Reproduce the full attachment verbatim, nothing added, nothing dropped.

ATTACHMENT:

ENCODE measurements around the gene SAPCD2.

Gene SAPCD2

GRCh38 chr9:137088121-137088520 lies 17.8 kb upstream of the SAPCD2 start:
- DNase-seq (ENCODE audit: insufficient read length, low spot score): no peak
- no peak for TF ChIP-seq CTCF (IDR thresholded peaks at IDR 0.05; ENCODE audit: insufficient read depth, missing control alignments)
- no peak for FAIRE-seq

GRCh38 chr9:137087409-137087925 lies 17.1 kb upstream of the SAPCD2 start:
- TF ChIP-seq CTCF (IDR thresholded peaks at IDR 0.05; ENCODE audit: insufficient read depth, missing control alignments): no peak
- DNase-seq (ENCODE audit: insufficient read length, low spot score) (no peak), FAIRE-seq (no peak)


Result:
ENCODE measurements around the gene SAPCD2.

Gene SAPCD2

GRCh38 chr9:137088121-137088520 lies 17.8 kb upstream of the SAPCD2 start:
- DNase-seq (ENCODE audit: insufficient read length, low spot score): no peak
- no peak for TF ChIP-seq CTCF (IDR thresholded peaks at IDR 0.05; ENCODE audit: insufficient read depth, missing control alignments)
- no peak for FAIRE-seq

GRCh38 chr9:137087409-137087925 lies 17.1 kb upstream of the SAPCD2 start:
- TF ChIP-seq CTCF (IDR thresholded peaks at IDR 0.05; ENCODE audit: insufficient read depth, missing control alignments): no peak
- DNase-seq (ENCODE audit: insufficient read length, low spot score) (no peak), FAIRE-seq (no peak)